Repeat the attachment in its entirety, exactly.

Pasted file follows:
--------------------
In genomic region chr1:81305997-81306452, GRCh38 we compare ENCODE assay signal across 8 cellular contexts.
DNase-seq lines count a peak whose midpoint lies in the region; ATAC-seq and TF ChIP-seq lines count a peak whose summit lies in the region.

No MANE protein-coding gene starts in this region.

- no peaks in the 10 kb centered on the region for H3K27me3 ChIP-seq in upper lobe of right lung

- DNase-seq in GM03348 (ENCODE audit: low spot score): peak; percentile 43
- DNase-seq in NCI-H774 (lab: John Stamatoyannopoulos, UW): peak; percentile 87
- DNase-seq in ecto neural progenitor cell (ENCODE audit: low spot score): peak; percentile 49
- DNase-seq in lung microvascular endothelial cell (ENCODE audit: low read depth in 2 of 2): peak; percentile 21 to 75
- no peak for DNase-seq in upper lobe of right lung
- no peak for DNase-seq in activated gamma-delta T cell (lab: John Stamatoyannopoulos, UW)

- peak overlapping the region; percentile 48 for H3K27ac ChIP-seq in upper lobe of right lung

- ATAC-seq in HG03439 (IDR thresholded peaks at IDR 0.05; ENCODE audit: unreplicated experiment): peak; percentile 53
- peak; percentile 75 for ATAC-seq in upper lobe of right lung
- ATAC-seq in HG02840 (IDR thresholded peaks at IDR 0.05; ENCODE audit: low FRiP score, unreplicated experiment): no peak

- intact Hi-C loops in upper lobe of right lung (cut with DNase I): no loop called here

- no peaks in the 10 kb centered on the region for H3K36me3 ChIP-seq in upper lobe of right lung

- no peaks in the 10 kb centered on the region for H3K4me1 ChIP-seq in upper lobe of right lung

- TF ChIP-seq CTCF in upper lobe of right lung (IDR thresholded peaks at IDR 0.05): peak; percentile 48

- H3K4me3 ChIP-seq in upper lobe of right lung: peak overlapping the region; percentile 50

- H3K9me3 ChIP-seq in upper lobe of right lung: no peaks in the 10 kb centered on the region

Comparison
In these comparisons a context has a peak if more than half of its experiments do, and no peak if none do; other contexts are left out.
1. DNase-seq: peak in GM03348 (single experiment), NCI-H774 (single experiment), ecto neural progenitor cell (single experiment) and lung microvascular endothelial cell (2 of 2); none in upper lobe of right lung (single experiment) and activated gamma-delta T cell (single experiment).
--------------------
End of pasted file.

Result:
In genomic region chr1:81305997-81306452, GRCh38 we compare ENCODE assay signal across 8 cellular contexts.
DNase-seq lines count a peak whose midpoint lies in the region; ATAC-seq and TF ChIP-seq lines count a peak whose summit lies in the region.

No MANE protein-coding gene starts in this region.

- no peaks in the 10 kb centered on the region for H3K27me3 ChIP-seq in upper lobe of right lung

- DNase-seq in GM03348 (ENCODE audit: low spot score): peak; percentile 43
- DNase-seq in NCI-H774 (lab: John Stamatoyannopoulos, UW): peak; percentile 87
- DNase-seq in ecto neural progenitor cell (ENCODE audit: low spot score): peak; percentile 49
- DNase-seq in lung microvascular endothelial cell (ENCODE audit: low read depth in 2 of 2): peak; percentile 21 to 75
- no peak for DNase-seq in upper lobe of right lung
- no peak for DNase-seq in activated gamma-delta T cell (lab: John Stamatoyannopoulos, UW)

- peak overlapping the region; percentile 48 for H3K27ac ChIP-seq in upper lobe of right lung

- ATAC-seq in HG03439 (IDR thresholded peaks at IDR 0.05; ENCODE audit: unreplicated experiment): peak; percentile 53
- peak; percentile 75 for ATAC-seq in upper lobe of right lung
- ATAC-seq in HG02840 (IDR thresholded peaks at IDR 0.05; ENCODE audit: low FRiP score, unreplicated experiment): no peak

- intact Hi-C loops in upper lobe of right lung (cut with DNase I): no loop called here

- no peaks in the 10 kb centered on the region for H3K36me3 ChIP-seq in upper lobe of right lung

- no peaks in the 10 kb centered on the region for H3K4me1 ChIP-seq in upper lobe of right lung

- TF ChIP-seq CTCF in upper lobe of right lung (IDR thresholded peaks at IDR 0.05): peak; percentile 48

- H3K4me3 ChIP-seq in upper lobe of right lung: peak overlapping the region; percentile 50

- H3K9me3 ChIP-seq in upper lobe of right lung: no peaks in the 10 kb centered on the region

Comparison
In these comparisons a context has a peak if more than half of its experiments do, and no peak if none do; other contexts are left out.
1. DNase-seq: peak in GM03348 (single experiment), NCI-H774 (single experiment), ecto neural progenitor cell (single experiment) and lung microvascular endothelial cell (2 of 2); none in upper lobe of right lung (single experiment) and activated gamma-delta T cell (single experiment).